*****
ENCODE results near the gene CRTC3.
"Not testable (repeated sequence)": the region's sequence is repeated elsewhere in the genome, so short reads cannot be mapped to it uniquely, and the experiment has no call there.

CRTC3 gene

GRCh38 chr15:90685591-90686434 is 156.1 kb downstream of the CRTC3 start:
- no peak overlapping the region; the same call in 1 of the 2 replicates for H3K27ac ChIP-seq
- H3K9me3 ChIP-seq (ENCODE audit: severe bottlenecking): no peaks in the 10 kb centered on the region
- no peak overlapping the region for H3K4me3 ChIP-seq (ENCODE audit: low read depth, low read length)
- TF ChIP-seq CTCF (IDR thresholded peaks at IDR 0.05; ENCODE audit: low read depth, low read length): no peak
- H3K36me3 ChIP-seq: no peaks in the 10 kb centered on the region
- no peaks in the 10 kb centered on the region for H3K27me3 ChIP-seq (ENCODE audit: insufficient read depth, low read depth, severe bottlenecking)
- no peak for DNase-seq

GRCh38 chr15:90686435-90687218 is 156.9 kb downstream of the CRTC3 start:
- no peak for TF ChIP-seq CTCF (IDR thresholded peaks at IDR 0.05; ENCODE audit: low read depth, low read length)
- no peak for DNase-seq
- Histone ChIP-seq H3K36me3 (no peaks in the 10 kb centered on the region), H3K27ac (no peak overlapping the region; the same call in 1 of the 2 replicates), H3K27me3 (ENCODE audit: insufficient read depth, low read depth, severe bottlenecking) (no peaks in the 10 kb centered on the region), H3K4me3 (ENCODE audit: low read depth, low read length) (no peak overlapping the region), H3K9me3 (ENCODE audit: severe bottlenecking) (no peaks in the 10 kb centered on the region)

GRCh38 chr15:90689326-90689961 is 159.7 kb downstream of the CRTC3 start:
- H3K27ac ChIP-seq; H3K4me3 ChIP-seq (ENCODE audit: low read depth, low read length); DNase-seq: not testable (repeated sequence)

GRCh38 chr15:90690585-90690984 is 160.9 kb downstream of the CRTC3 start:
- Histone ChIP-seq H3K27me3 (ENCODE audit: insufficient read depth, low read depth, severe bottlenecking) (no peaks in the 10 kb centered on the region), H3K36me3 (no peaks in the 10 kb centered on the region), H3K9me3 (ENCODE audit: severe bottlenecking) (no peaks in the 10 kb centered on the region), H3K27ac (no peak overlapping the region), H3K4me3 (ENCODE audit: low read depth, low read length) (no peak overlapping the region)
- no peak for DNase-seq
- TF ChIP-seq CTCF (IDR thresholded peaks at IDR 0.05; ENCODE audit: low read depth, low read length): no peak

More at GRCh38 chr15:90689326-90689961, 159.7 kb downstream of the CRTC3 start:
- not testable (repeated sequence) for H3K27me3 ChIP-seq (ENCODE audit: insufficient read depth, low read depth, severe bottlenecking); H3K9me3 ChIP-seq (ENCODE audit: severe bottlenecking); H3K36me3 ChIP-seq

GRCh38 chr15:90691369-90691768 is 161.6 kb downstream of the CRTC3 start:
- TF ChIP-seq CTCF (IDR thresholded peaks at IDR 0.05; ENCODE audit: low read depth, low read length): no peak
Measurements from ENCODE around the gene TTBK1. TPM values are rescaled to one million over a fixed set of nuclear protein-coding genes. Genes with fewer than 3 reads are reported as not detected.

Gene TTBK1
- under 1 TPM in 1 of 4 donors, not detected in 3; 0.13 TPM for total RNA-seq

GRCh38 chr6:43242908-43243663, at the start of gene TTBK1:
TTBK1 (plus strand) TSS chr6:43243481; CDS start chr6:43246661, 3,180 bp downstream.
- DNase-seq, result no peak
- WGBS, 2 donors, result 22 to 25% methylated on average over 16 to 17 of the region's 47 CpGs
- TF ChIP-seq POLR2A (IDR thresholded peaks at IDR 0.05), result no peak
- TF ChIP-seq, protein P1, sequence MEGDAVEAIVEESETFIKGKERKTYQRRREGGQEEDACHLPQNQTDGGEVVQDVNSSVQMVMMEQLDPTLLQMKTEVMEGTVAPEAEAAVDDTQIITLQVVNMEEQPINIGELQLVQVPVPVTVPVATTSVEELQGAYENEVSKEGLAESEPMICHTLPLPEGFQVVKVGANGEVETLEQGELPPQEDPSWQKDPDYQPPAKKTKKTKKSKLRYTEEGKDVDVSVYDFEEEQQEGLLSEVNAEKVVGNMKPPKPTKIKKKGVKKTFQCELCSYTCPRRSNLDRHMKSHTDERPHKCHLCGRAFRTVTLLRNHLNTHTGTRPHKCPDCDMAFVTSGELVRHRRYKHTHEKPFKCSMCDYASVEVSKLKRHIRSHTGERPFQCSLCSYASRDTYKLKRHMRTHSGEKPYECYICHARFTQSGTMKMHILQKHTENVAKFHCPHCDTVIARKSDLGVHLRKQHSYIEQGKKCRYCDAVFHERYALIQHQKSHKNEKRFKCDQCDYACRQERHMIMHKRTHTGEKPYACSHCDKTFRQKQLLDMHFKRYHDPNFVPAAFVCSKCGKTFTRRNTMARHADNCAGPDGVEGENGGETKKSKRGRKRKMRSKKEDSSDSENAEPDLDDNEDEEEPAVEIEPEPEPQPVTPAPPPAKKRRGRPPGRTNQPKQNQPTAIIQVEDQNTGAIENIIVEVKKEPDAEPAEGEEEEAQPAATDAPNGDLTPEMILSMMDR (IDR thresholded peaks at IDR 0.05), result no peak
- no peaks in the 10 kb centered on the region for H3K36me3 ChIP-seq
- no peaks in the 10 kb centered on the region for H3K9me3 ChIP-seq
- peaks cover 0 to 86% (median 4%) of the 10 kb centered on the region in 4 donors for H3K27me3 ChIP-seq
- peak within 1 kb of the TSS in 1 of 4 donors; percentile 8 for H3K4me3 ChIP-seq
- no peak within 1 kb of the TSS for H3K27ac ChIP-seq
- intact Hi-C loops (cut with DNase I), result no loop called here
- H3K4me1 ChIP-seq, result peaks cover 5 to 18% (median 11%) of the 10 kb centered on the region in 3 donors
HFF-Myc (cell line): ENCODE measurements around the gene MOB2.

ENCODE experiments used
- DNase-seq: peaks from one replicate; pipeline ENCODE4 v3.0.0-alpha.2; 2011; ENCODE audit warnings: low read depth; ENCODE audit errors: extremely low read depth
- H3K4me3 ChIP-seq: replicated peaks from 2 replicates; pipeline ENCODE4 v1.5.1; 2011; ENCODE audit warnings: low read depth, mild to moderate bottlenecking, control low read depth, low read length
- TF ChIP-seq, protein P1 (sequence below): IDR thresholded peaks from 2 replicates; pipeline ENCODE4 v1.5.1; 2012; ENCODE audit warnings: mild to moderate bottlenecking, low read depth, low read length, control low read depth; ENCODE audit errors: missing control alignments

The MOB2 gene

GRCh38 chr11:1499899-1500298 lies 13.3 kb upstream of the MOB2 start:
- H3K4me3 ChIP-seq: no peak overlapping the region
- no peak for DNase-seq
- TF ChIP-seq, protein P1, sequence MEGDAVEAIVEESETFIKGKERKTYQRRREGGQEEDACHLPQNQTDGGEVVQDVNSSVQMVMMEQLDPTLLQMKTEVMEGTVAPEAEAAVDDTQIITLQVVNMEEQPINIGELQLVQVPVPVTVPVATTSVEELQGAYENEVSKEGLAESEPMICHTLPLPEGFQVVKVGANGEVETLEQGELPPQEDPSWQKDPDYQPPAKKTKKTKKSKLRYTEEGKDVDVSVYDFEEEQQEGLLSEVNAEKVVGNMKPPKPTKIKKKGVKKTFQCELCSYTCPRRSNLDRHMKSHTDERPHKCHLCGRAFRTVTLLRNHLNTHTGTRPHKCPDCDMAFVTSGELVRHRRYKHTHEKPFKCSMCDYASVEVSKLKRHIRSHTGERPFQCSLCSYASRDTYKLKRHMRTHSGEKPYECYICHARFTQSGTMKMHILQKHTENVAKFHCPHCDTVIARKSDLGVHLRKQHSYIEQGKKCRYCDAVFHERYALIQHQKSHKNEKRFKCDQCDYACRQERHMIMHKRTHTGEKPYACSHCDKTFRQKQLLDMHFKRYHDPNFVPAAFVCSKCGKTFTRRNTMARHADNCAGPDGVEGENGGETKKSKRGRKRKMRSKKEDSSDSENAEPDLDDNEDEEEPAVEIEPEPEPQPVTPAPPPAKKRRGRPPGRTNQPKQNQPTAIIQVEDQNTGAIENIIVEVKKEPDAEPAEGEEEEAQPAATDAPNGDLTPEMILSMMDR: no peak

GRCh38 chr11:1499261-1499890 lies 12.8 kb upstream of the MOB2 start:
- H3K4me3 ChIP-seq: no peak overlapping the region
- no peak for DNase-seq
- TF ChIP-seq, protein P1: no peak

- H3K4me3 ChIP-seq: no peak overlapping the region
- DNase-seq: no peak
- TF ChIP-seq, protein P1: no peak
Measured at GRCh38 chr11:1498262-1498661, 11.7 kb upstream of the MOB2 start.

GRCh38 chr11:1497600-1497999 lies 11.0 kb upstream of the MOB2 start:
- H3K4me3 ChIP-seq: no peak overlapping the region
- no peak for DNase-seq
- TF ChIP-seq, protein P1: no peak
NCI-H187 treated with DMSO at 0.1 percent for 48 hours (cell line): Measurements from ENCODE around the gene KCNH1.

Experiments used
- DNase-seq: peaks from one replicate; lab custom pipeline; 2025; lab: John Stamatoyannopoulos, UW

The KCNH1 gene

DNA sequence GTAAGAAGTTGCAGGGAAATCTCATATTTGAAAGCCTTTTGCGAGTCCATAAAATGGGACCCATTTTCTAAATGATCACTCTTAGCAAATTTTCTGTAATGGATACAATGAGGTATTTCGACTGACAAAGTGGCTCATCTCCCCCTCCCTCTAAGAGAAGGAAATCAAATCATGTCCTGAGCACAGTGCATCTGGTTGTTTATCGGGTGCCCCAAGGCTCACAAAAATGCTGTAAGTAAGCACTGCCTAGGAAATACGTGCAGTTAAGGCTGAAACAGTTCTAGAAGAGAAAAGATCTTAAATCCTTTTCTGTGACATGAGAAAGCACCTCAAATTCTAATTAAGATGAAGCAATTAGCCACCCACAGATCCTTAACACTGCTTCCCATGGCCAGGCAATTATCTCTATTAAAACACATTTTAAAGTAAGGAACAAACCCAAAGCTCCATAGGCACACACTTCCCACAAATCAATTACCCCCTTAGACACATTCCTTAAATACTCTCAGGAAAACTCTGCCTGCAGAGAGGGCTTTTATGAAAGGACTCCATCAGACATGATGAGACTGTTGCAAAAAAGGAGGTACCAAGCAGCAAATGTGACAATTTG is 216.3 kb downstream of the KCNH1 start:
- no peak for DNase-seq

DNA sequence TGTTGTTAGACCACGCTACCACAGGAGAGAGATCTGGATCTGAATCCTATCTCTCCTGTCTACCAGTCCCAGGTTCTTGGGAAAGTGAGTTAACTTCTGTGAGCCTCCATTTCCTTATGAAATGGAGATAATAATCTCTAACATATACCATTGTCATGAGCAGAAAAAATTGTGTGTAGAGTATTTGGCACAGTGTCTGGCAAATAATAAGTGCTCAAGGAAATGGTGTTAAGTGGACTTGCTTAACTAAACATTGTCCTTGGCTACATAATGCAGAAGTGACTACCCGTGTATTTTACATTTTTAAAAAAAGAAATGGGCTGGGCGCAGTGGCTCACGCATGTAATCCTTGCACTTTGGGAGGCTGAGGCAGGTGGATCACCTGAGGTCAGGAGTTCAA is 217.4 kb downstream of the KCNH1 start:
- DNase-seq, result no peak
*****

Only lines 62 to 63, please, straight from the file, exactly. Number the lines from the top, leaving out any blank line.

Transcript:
- no peak for DNase-seq
- TF ChIP-seq, protein P1: no peak